Pigeonhole: Southern rock, blues rock


Band of HorsesWhy Are You Ok (2016)

Not sure why this album didn’t click more with me back when I heard it originally. Gave it another spin after really liking Infinite Arms (2010). Particularly enjoy “Found it in a Drawer.” although the mystery remains, after four minutes, to exactly what was found in the drawer. There’s mention of going to the laundromat, so perhaps the writer is searching for a lost rewards card at the bottom of the drawer. “Casual Party” is another highlight, although the subject matter is, again, a little murky, jumping from vacation homes, awful television, kids, a dog and a freshly-mowed lawn. BOH is gradually moving up my “like” meter, so I’m amending the 2016 best of list, moving Bob Mould’s Patch the Sky to the honorable mention category to make room for Why Are You Ok. Bob is a prolific songwriter, one of my all-time favorites. He’s also an album-releaser of monumental proportions, although there hasn’t been much variation in style over the years.

Pigeonhole:  Indie pop, folk rock


Edgar Winter Group,They Only Come Out at Night (1972)

Between the notorious albino brothers, Edgar and Johnny Winter, my preference was always Johnny. His 1976 live album Captured Live! was the first true blues album I connected with, even though it would be another decade before I blossomed into a devote blues purist and quasi aficionado (Johnny produced three Muddy Waters albums in the late Seventies which, for me, are amongst the greatest blues records ever recorded.) So needless to say, Edgar was always the lesser Winter brother in my eyes, but this recording is surprisingly good. It contains what is arguably one of the most recognizable rock instrumentals of the Seventies, “Frankenstein,” which was only slightly more ubiquitous than the other over-played instrumental of the day, the Moog synth heavy “Popcorn,” by one-hit wonder Hot Butter (can you get any more contrived?). Edgar’s classic “Free Ride” is here, too (not to be confused with “Free Bird”). Sadly, “Autumn” slams the breaks on the momentum; a terrible ballad, made worse by how good the rest of the album is.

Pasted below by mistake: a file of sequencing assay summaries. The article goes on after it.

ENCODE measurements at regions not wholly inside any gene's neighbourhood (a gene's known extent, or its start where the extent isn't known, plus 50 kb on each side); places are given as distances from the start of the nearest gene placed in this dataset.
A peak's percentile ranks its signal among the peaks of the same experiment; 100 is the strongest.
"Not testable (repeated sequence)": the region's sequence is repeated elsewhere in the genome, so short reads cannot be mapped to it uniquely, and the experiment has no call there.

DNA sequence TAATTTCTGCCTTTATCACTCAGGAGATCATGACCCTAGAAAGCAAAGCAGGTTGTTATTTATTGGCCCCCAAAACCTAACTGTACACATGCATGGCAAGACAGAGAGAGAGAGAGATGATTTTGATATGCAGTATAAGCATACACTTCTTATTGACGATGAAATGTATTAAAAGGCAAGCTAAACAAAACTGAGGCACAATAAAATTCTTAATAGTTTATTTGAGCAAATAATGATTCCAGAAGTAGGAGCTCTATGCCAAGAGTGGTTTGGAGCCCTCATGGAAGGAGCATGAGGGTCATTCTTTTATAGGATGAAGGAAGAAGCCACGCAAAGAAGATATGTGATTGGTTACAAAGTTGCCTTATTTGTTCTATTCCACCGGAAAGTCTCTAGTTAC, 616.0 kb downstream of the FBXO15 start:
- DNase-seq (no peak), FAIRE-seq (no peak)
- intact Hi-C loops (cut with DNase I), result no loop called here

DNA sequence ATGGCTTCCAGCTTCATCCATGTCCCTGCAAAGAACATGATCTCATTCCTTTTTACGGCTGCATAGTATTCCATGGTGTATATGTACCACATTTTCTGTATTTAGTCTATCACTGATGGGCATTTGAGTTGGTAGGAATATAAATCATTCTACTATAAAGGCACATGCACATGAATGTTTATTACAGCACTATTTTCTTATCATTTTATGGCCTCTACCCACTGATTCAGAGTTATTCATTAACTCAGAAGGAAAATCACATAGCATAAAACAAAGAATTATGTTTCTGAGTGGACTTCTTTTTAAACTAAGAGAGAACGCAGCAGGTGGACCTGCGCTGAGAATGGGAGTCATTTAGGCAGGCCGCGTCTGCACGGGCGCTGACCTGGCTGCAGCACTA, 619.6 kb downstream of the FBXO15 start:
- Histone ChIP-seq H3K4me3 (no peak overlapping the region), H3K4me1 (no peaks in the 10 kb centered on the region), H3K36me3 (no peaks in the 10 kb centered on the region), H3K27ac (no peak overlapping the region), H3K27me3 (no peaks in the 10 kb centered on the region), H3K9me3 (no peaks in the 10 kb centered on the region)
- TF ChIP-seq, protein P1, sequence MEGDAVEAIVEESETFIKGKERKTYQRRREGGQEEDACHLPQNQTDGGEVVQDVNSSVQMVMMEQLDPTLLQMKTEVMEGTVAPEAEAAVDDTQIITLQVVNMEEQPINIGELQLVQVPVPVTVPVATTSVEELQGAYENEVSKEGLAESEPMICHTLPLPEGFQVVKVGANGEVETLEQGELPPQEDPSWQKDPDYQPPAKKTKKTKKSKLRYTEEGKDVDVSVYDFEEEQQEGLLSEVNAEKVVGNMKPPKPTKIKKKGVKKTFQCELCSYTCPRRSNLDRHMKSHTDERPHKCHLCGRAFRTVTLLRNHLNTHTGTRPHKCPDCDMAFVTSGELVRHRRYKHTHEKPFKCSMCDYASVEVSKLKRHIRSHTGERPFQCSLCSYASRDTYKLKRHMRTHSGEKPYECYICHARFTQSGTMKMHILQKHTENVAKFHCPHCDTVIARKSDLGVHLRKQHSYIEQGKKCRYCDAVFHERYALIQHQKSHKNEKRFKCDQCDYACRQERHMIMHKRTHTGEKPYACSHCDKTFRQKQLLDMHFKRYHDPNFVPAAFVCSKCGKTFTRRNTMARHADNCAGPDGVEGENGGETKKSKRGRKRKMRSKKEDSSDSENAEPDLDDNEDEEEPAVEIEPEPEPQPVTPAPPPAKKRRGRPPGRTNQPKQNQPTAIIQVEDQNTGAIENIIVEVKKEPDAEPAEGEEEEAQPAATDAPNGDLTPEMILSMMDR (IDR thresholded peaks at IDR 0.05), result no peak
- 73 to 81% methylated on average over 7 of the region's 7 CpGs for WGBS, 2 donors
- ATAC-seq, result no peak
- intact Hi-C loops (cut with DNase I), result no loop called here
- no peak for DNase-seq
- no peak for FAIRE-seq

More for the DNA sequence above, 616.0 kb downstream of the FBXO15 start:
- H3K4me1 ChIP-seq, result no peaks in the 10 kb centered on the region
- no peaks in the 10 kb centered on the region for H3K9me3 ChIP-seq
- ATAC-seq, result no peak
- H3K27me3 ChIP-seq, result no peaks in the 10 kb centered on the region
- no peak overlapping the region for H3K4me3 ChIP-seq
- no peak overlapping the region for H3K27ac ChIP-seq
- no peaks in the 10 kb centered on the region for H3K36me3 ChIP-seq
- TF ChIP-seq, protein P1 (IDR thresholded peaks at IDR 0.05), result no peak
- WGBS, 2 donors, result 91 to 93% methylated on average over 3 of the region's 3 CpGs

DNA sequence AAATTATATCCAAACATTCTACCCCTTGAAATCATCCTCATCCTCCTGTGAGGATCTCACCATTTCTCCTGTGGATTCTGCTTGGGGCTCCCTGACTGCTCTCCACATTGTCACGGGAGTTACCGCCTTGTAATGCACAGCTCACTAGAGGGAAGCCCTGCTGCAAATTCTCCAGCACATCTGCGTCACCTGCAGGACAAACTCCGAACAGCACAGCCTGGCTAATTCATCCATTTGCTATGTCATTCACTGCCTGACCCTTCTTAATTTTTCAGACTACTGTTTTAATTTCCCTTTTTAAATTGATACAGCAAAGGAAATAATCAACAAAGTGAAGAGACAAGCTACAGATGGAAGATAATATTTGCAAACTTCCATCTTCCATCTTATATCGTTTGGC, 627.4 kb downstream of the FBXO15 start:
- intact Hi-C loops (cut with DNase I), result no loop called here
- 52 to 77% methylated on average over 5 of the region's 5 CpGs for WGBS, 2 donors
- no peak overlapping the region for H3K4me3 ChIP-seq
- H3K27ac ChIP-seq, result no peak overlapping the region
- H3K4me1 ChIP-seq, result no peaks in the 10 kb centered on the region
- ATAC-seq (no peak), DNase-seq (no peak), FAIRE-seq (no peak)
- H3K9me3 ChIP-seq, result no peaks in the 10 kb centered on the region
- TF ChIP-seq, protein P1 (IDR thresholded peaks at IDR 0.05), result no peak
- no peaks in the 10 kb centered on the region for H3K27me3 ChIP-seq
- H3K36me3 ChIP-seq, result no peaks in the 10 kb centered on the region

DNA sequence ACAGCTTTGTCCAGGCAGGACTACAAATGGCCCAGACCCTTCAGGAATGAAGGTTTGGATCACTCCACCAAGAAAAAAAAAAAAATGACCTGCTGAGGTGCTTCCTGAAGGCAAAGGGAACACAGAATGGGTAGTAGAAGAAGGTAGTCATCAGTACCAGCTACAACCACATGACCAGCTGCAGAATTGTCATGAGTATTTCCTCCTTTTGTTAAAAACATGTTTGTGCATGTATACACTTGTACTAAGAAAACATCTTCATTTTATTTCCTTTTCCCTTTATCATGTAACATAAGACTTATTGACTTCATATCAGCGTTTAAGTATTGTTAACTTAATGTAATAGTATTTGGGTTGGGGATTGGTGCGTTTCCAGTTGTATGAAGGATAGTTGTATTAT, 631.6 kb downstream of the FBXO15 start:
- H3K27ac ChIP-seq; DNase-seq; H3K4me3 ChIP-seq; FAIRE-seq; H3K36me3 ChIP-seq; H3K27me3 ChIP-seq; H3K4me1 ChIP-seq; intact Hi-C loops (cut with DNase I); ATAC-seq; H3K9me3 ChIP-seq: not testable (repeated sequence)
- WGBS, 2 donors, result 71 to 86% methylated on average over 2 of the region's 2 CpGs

Pigeonhole: Rock, blues rock


The Japanese House, Chewing Cotton Wool (2020)

Another DIY artist on the move is Amber Bain, the talented English musician who performs under the name The Japanese House. Other than last year’s Good at Falling, she has released only LPs since 2015, six in all. If that weren’t formulaic enough, each EP is exactly four songs apiece, smart, perhaps, in this age of scattered attention spans. She does it all here: vocals, keyboards, guitar and synth. The heavily-handed production plays as much a roll here as any instrument or vocal. Her songwriting and androgynous vocals have drawn comparisons to The 1975, so it’s not surprising that they have toured and worked together. Justin Vernon from Bon Iver joins her on “Dionne,” a heavily distorted arrangement that refers the great singer two generations younger than either Vernon or Bain. Particularly like the line “We played Dionne Warwick, “Walk On By”/And Freddy put his head between his legs and cried.” My personal fave is the final cut and title track. Minimal orchestration allows Bain’s voice to beautifully engulf the space. 

Pigeonhole: Synth pop, dream pop